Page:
Planning for Peak

The Automation-Ready Response to handle Peak Housing resource demands.


Every organisation experiences peak demands for services, response and support and being ready to scale to support these cycles can be challenging to resource.


Timings around high demand processes such as Universal Credit Services, Social Rented cost demands, or Uprating surges can mean diversion of resource, which impacts tenant services, additional temporary labour or can add long delays of administration for busy income and finance teams.

"Automation introduces ready scalability for those operational peaks. Your workforce can be expanded virtually at peak times, to cater for both planned and unexpected demands"

As with any peak planning process, the event needs to be planned for and managed. If you are deploying automation for the first time, it is important to identify the processes which will spike and prioritise these for automation, ensuring that you deploy the automation early and well ahead of peak. This will enable you to check the process runs smoothly and efficiently before scaling up for peak.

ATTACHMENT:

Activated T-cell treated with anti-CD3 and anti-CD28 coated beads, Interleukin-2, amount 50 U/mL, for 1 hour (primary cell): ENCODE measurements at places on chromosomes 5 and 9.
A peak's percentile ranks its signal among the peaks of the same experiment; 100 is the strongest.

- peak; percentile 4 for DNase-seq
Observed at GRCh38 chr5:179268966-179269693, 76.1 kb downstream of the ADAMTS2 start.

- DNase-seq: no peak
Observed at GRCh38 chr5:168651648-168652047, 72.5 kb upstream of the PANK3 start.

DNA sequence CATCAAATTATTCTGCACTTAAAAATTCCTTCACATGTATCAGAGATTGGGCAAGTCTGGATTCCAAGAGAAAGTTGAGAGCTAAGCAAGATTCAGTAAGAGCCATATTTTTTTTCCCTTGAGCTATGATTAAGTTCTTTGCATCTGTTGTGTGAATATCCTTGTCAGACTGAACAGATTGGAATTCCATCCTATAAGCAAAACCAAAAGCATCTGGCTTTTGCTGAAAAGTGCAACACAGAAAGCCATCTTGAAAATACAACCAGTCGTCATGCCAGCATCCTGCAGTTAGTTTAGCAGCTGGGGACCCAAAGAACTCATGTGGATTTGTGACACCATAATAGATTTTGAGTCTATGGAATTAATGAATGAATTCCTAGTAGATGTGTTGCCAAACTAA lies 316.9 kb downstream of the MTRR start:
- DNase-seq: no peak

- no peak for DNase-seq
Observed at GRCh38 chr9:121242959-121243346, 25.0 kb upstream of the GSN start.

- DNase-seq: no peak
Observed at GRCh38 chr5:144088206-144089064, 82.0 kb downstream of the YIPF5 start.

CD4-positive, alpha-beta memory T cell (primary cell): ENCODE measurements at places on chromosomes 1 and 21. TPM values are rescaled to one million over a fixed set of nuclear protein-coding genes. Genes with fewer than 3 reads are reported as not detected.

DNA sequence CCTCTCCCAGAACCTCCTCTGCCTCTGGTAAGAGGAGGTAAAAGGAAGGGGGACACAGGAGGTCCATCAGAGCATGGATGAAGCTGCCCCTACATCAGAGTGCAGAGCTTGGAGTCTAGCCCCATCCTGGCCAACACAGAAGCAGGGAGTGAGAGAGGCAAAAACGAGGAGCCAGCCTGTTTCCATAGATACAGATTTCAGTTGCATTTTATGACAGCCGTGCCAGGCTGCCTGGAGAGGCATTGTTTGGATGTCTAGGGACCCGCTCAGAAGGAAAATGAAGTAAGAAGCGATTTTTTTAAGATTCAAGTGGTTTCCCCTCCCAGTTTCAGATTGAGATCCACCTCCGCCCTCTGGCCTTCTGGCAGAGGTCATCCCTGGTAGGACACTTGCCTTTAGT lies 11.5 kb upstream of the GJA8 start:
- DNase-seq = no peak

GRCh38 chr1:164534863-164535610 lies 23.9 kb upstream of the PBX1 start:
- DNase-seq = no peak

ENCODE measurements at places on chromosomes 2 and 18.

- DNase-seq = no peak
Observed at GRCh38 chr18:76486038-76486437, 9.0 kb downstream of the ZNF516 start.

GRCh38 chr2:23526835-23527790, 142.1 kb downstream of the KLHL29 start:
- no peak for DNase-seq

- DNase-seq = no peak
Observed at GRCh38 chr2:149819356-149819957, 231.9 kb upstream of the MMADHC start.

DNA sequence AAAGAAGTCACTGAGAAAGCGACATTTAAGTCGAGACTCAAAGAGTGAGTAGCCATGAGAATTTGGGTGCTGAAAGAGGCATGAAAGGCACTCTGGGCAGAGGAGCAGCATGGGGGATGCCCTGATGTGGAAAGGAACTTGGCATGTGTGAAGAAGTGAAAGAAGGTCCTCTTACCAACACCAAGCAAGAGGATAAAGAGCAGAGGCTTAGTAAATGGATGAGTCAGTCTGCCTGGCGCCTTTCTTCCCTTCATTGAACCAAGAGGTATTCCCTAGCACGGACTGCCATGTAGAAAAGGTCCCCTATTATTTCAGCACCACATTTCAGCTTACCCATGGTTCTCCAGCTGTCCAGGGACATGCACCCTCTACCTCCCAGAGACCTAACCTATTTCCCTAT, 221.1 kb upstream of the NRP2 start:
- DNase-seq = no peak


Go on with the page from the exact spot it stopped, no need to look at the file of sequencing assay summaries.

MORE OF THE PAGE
In parallel with deploying your automation "off-peak" to establish it, you can focus on these key automation factors to get ready for peak:


Processing times: a key measure of automation effectiveness is how quickly a transaction is handled end to end, as well as the overall processing time for the batch of transactions being handled. During normal processing periods, the automation will be scheduled to run at a certain time, interleaving with other processes. At peak, however, it is critical to estimate with some contingency. e.g. How long the additional volume will take to process and will it compromise other processes. The automation schedule must be reviewed to develop a peak processing schedule, focussing on agreed priorities

Capacity: the processing capacity of your automation framework needs to be reviewed with the following questions:

  • What processing capacity is available?

  • How much additional capacity could be required, looking at the average and range of volumes?

  • How does this range of volume translate into automation minutes?

  • How does this map against available capacity?

  • How will additional capacity be provisioned?

  • Are there any other processes that will be affected by peak volumes? How are both to be accommodated? Will both be accommodated?

Contingency Planning: to avoid a daily spike affecting other processes from running, one has to decide whether to partition automation by having dedicated automation resources for critical processes and shared resources for those deemed to be (relatively) non-critical. Moreover, you have to ensure that expert support is at hand to resolve any processing issues, especially for overnight automations.


Enterprise RPA has extensive experience on how to plan and manage peak processes, with many ready housing-automation processes Download the infographic here


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